Preservation Station

Last time we wrote about the impending end of tomato season. And here we are today taking down the trellis! Late blight certainly lived up to its reputation, and their season is most decidedly over. But we also froze up a lot of tomatoes to carry us through the winter with delicious sauces cooked on top of the woodstove, and peppers are next on the preservation list! We also wrote up the wonders of kimchi in our most recent CSA newsletter, giving people napa cabbage, chili peppers, garlic, onions, and carrots to get a little batch of their own going as we enter fall (but with quite the warm spell – whew!). Kimchi fits into the broader header of lactofermentation (wild fermentation using a salt brine, essentially), which is our preferred way of not only storing but enhancing foods for the winter months and all year long! Freezing is a breeze, and we love that too. The energy required to can vegetables is a lot – not only personal time and energy but the cost of jars, the energy to heat foods to boiling, cook them down, and keep them hot for the actual canning. Freezing is great because for a lot of things that we freeze (I’m looking at you, tomatoes) – we just through the whole thing in a bag, stuff it with a bunch of others, and shove it in the freezer to pull out at a later date (bonus, the skins slip right off and all the extra water drains away when they thaw, so no cooking down required!). But fermentation is a fun and wonderful thing, creating new nutrients and flavors that can’t be had any other way. Tangy, savory, salty, and crunchy are the main elements of our fermented veggies. Lactobacilli make lactic acid – this acid keeps the whole thing safe from undesirable pathogens like botulism, and also gives pickled veggies their sour tang that we love so much. The salt brine is a necessary first step to give the lactobacilli a headstart (they are very salt tolerant). But they keep us from sweating up a storm over the stovetop in summer; they are doing all the work for you while we go about our day!

{Butternut squash curing in the hoophouse}

We farmers are seasonal creatures, and after all these years of letting the coming and going of frosts, rain, heat, snow, and falling leaves shape our lives, we fall into patterns. Just as we jump into the late winter greenhouse with a furious enthusiasm, shoving seeds into countless thousands of plant tray cells to then explode into acres of delicious veggies, so too we start squirreling away the season’s bounty as the sun starts to fall in the sky. Fortunately, freezing and fermentation aren’t the only easy ways to preserve food. For many of our crops, we benefit from their incredible and innate storage life. Carrots, beets, cabbages, and root veggies are often biennial plants, meaning they flower only every two years. The things we eat are just concentrated energy they have stored for themselves to survive the winter and produce a healthy plant in the spring. Our walk-in cooler keeps things cool all winter long, but when the mercury drops below freezing, we’re looking to keep the veggies from doing the same. They generate a lot of their own heat, allowing us to keep it at the right temperature until the outside temperature gets down to about 15F. Just like those initial expeditions to the poles that brought along refrigerators to keep things from freezing, we’re doing the same in the comfort of our own packshed. Insulation works both ways! We keep eating them all the way into the early parts of spring, and we’re able to keep our diets filled with fresh veggies, frozen at the peak of the harvest or enhanced by the fermentation process, stored cool to keep them fresh, or just hanging out like sweet potatoes, squash, and onions. The weather is warm, but our minds are turning towards the months of cold that lie ahead and we’re making sure to keep ourselves cozy and happily fed all winter long! If you’d like to stock up on these fall treats, just sign up for one of our Holiday Shares! That’s another thing about being farmers. As much as we love to store and enjoy the bounty of the fields for our meals, we love sharing them with others, too!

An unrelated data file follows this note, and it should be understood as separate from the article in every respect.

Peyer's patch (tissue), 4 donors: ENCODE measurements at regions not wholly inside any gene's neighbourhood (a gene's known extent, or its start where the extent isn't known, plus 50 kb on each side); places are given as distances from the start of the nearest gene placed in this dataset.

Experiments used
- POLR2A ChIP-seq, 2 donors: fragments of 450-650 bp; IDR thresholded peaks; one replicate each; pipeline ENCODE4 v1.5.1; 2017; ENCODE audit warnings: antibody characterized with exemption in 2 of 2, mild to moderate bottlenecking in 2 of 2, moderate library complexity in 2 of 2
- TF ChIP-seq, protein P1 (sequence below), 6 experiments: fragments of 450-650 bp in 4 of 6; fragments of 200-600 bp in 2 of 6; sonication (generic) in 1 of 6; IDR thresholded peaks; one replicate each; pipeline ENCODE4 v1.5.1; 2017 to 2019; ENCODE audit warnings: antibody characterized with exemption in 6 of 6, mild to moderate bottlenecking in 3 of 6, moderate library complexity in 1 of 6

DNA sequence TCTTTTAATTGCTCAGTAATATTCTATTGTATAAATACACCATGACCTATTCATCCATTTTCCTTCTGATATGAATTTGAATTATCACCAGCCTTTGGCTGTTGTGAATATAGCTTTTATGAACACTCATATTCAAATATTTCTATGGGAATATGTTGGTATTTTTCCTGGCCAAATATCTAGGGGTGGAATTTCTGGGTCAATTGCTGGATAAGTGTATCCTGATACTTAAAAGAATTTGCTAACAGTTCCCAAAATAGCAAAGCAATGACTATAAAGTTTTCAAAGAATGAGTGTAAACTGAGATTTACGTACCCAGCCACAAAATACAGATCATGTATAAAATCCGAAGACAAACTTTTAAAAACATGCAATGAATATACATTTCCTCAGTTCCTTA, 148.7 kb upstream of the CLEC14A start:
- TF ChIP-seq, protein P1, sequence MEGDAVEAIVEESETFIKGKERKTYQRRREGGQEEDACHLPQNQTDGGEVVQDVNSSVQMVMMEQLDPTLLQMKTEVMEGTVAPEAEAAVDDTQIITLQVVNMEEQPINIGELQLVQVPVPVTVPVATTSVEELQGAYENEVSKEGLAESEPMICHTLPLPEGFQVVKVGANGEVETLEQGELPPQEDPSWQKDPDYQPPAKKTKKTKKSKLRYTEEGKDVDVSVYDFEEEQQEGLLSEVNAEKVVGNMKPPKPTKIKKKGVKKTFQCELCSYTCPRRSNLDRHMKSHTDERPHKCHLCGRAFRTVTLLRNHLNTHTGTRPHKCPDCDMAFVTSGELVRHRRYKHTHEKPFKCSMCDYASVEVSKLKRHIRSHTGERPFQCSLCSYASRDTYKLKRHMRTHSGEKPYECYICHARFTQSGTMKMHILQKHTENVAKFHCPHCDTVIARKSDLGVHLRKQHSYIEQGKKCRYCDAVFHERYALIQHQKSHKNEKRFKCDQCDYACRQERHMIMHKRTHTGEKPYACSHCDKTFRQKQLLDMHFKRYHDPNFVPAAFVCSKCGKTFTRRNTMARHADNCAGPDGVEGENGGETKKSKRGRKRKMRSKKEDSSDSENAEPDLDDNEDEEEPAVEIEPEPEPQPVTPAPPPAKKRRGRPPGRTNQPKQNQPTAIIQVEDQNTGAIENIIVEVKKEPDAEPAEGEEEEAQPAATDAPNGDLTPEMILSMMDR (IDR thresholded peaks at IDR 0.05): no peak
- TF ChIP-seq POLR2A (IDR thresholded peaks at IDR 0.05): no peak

-Dennis 9/14/17